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Hemophilia Trial Uses EPC, But No RFID

A European trial to track hemophilia drugs—from source to patient—is using an EPC numbering system but not RFID, for now.
By Jonathan Collins
The new system replaces a paper-based model and provides real-time data on CFCs in the supply chain. Individual vials of Advate are packed in boxes, which are put in cardboard cases and loaded on pallets for shipping. Each box, case and pallet is fitted with a label, on which is printed a unique EPC in the form of a 2D bar code. The pallet bar codes are read as the material is loaded onto refrigerated trucks operated by logistics supplier Temperature Controlled Pharmaceuticals (TCP). The pallet and case labels are then read when stored in a warehouse in Ireland. When patients pick up their prescriptions, handheld interrogators are used to read the EPC labels to ensure the correct medication is delivered to the proper recipient.

The trial is intended to determine how the unique bar codes on each box of Advate, and the additional data captured during the supply process, will automatically validate each step of the cold chain storage and delivery process. It is also designed to help ensure that the correct dosage of Advate is prescribed to the right patient, and to update that patient's history automatically and assist in ongoing diagnosis and future treatment.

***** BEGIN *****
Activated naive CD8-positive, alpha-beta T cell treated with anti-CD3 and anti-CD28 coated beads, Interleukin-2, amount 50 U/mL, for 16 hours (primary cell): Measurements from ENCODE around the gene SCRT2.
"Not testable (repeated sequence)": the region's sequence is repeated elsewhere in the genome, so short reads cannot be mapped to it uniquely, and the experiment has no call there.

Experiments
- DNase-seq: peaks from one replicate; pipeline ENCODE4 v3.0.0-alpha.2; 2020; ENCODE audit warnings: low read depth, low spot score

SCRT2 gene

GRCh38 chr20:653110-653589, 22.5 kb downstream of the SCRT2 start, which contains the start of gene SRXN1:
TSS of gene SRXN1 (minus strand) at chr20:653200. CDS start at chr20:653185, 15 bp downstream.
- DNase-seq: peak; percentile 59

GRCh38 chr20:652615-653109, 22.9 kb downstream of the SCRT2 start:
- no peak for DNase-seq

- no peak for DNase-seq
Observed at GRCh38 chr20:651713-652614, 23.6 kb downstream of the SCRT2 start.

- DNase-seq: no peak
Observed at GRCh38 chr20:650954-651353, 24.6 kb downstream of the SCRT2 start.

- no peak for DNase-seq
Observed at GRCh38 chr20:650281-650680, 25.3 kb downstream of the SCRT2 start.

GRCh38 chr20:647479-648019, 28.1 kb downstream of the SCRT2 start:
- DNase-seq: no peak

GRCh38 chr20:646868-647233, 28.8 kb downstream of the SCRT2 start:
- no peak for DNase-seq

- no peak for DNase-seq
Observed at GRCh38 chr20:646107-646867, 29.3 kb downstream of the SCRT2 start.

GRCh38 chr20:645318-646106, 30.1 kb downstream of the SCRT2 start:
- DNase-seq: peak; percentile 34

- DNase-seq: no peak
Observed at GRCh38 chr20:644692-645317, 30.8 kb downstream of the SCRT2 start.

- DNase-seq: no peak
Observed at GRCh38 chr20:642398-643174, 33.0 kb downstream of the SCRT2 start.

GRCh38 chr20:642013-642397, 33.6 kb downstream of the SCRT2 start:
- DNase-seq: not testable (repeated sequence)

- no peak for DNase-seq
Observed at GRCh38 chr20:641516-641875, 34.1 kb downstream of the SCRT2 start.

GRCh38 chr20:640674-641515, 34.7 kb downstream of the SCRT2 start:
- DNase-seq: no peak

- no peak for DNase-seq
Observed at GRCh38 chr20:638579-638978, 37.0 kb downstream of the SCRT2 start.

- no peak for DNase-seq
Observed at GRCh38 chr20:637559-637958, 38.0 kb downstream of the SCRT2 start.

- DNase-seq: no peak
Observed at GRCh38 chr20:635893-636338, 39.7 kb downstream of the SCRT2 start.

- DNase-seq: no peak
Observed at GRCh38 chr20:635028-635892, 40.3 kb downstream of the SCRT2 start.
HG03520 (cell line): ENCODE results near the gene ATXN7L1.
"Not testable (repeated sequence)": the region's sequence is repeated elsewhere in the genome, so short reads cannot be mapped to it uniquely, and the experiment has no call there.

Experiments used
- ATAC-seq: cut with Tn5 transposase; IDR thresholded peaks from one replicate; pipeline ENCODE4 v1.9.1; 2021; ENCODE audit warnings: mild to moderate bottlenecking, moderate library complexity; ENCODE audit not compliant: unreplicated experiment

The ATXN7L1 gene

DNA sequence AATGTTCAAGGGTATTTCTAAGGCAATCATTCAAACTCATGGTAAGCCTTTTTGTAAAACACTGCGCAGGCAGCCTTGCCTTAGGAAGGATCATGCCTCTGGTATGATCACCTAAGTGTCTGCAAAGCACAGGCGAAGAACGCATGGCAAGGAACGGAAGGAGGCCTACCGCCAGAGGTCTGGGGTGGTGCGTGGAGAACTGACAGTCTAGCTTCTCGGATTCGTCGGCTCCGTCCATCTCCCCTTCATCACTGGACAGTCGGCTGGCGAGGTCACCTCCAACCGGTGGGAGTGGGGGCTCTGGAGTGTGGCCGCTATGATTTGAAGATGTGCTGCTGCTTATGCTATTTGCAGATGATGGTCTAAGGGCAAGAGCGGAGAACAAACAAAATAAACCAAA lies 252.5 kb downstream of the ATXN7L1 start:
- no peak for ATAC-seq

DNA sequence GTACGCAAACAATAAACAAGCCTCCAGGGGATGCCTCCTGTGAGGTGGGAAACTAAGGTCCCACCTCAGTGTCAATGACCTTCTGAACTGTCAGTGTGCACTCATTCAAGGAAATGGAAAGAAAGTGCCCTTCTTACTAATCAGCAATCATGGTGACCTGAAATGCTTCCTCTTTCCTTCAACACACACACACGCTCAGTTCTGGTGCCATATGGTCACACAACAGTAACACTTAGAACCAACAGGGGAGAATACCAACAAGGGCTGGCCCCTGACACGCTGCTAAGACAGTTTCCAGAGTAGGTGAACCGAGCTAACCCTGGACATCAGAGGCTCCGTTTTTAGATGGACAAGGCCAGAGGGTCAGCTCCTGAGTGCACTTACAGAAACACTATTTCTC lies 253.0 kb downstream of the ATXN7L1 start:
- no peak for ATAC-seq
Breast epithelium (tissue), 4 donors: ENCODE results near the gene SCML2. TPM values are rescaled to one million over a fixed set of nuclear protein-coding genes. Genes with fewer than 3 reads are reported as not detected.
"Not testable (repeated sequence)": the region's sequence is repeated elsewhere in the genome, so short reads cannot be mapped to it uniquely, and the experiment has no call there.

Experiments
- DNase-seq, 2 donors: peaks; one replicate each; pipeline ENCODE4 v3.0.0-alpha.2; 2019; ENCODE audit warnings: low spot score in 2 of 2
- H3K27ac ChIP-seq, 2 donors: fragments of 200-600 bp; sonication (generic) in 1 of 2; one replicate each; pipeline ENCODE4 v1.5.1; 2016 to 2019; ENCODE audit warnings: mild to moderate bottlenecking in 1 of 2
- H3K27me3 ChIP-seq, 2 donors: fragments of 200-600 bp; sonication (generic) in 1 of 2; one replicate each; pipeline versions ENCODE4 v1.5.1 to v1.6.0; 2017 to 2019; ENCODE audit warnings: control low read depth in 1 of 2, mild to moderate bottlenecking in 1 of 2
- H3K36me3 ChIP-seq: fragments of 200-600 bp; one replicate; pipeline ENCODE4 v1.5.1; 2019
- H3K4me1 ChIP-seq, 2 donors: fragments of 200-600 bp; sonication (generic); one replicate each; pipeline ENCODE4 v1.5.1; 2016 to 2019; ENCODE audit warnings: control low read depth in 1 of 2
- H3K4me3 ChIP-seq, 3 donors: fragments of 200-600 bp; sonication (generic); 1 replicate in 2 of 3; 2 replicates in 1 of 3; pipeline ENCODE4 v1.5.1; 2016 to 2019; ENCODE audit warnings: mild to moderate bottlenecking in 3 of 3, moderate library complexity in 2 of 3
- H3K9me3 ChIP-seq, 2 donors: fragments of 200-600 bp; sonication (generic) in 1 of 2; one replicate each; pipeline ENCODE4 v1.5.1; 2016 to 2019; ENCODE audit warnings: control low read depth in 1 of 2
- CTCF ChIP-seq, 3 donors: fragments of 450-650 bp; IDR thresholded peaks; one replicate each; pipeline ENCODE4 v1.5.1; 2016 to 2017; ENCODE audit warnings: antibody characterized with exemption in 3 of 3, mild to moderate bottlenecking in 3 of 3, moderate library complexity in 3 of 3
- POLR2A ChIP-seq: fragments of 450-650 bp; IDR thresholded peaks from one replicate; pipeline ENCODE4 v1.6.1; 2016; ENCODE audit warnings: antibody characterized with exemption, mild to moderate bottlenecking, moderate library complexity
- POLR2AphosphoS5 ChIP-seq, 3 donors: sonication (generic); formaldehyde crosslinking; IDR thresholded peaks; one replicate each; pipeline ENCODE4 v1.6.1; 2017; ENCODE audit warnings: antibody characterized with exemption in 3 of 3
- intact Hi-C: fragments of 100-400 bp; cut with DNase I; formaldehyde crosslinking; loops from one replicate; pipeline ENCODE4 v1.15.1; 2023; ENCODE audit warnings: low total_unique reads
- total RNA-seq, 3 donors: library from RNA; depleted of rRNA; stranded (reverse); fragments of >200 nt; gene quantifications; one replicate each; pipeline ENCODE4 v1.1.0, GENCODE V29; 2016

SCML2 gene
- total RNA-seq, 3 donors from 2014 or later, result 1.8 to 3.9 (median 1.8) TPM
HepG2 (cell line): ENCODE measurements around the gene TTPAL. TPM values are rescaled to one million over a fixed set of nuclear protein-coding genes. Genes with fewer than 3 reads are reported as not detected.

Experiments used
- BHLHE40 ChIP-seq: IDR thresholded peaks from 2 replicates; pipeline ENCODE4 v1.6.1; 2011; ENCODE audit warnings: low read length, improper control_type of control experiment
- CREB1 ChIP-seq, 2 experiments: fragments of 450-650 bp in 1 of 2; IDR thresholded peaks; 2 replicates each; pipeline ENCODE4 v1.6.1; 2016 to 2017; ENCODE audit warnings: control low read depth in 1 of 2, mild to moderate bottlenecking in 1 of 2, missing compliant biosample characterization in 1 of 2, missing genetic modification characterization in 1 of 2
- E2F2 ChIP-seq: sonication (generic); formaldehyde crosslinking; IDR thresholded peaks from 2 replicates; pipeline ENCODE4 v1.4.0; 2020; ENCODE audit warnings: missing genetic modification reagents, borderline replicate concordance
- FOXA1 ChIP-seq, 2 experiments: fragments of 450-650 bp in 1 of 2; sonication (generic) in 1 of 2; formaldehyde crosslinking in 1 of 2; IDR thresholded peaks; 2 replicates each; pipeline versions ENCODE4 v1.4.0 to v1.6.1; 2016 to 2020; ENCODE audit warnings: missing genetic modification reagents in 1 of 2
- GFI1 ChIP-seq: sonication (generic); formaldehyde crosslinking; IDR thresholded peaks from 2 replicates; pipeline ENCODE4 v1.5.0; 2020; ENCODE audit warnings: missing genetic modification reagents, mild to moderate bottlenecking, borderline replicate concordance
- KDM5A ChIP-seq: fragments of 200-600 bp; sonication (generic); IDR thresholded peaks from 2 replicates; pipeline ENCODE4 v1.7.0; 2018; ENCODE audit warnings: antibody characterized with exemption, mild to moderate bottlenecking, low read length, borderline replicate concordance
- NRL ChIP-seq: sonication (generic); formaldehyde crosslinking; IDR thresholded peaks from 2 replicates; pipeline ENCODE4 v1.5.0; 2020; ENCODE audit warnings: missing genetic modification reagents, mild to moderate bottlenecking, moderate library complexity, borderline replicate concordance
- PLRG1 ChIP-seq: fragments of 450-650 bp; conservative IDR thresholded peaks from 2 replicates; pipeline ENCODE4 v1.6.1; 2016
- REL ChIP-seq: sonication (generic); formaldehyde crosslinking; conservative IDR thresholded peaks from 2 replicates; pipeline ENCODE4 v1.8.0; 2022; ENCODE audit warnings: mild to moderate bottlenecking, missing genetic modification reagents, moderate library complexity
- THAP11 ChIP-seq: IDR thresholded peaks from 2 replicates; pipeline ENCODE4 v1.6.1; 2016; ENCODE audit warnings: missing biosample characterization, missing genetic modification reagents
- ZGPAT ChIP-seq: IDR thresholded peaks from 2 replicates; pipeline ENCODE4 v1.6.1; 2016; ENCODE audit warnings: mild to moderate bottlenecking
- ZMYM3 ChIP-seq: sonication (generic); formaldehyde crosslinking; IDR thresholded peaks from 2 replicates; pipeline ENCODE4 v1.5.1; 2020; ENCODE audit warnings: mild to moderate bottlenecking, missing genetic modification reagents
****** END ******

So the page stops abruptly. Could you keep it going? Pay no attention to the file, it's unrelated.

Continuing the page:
The data matrix code is scanned on a box of Advate CFC.

In addition to the EPC code and GTIN number for each item, expiration dates and any other required information are also included in the 2D bar code. A group of organizations is presently studying the NCHCD project. This group includes the European Commission, the U.S. Food and Drug Administration (FDA) and the World Federation of Hemophilia.

Over the next six months, the deployment is scheduled to examine the potential of patients using mobile phones equipped with bar code scanners to read each box's bar code during the process of self-administering the product at home. In addition, the patients will be issued wristbands or cards on which their existing unique ID numbers will be printed in the form of a 2D bar code, or encoded onto an embedded RFID tag. This will automatically update patient records at the hospital and prevent any manual errors in recording data. In a bid to further automate the identification and tracking process, Domino says it will also work to test RFID labels as a replacement for the 2D bar code labels used on the boxes, cases and pallets.

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